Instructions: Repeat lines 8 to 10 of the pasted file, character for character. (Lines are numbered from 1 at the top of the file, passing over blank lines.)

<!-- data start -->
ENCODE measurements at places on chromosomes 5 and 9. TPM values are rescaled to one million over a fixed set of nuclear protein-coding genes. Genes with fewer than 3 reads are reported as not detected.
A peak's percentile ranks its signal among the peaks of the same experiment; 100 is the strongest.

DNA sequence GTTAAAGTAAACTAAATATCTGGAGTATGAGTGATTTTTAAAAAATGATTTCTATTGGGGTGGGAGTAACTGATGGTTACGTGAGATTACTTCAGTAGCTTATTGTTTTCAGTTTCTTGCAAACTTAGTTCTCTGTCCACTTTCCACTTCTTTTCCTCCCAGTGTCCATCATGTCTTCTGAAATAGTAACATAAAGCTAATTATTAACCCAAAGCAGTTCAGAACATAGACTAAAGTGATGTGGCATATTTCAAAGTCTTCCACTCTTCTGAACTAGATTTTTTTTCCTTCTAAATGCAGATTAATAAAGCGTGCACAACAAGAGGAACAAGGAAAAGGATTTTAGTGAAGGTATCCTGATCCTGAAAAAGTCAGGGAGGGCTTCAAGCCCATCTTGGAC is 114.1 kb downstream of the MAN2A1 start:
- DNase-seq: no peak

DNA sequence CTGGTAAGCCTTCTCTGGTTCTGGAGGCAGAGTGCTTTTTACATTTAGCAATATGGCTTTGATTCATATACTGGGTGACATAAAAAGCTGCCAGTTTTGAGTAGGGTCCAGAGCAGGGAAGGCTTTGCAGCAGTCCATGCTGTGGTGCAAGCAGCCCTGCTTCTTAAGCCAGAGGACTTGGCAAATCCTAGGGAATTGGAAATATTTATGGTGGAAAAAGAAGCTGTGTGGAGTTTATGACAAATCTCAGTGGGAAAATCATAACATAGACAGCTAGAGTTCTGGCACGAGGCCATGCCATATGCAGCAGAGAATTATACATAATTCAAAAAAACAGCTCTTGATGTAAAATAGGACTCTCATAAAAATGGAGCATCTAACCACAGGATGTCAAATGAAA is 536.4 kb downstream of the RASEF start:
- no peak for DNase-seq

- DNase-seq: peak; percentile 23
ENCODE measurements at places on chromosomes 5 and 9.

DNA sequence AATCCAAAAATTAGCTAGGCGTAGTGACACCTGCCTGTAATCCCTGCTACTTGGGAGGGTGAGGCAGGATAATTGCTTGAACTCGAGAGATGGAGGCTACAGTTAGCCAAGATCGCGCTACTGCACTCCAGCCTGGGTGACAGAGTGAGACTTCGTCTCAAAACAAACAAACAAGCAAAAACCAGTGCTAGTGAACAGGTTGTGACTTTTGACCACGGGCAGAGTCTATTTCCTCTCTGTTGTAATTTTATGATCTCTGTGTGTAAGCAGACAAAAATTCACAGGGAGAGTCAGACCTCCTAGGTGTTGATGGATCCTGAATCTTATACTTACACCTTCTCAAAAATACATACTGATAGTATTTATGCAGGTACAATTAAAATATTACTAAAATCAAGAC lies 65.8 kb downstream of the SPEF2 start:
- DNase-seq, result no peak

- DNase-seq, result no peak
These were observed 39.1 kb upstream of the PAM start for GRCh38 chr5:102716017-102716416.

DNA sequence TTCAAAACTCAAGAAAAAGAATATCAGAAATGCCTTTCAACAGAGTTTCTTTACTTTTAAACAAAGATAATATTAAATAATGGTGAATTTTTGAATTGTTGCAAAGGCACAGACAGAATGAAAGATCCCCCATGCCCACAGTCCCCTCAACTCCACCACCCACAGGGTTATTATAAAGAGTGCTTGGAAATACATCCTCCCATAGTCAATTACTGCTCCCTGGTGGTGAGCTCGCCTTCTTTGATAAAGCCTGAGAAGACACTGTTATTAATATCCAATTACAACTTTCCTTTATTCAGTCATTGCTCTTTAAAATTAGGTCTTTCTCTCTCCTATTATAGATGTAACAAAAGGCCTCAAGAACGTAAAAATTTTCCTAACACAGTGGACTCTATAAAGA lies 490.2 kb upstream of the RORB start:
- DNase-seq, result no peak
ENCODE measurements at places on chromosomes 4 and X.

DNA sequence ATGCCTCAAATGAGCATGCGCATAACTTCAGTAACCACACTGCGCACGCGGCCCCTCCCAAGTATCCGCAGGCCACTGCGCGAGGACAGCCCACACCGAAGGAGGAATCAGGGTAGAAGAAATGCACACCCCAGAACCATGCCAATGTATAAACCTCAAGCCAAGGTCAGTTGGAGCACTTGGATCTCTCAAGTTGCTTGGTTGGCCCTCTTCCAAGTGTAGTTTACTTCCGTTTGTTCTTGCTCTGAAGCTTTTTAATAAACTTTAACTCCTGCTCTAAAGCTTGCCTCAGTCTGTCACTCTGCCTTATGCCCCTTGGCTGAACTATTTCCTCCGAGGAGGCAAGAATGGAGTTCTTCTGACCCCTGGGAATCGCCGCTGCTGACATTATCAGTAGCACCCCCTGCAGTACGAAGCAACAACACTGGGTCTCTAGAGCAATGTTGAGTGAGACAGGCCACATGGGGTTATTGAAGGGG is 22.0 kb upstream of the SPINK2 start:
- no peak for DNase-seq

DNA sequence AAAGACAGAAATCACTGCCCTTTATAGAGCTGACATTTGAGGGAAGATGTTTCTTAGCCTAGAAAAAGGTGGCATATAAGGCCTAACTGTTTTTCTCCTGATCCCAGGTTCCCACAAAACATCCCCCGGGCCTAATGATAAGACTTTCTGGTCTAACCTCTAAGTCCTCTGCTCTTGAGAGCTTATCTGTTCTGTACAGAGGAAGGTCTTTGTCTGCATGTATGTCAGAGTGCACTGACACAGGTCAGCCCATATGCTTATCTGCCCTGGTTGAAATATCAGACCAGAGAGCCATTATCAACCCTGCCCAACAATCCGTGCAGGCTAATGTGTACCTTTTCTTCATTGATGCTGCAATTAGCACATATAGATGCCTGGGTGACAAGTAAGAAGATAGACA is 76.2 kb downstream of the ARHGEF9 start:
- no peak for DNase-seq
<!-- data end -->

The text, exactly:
ENCODE measurements at places on chromosomes 5 and 9.

DNA sequence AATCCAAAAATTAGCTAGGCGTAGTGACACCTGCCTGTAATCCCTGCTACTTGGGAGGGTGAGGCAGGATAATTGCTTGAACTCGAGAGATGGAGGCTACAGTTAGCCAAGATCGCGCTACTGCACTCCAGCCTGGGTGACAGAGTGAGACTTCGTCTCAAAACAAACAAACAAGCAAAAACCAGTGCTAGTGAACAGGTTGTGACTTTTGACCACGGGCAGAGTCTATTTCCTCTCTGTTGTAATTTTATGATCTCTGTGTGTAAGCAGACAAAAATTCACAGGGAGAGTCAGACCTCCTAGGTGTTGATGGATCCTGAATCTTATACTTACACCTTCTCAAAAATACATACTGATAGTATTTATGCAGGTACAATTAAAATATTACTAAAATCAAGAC lies 65.8 kb downstream of the SPEF2 start:
- DNase-seq, result no peak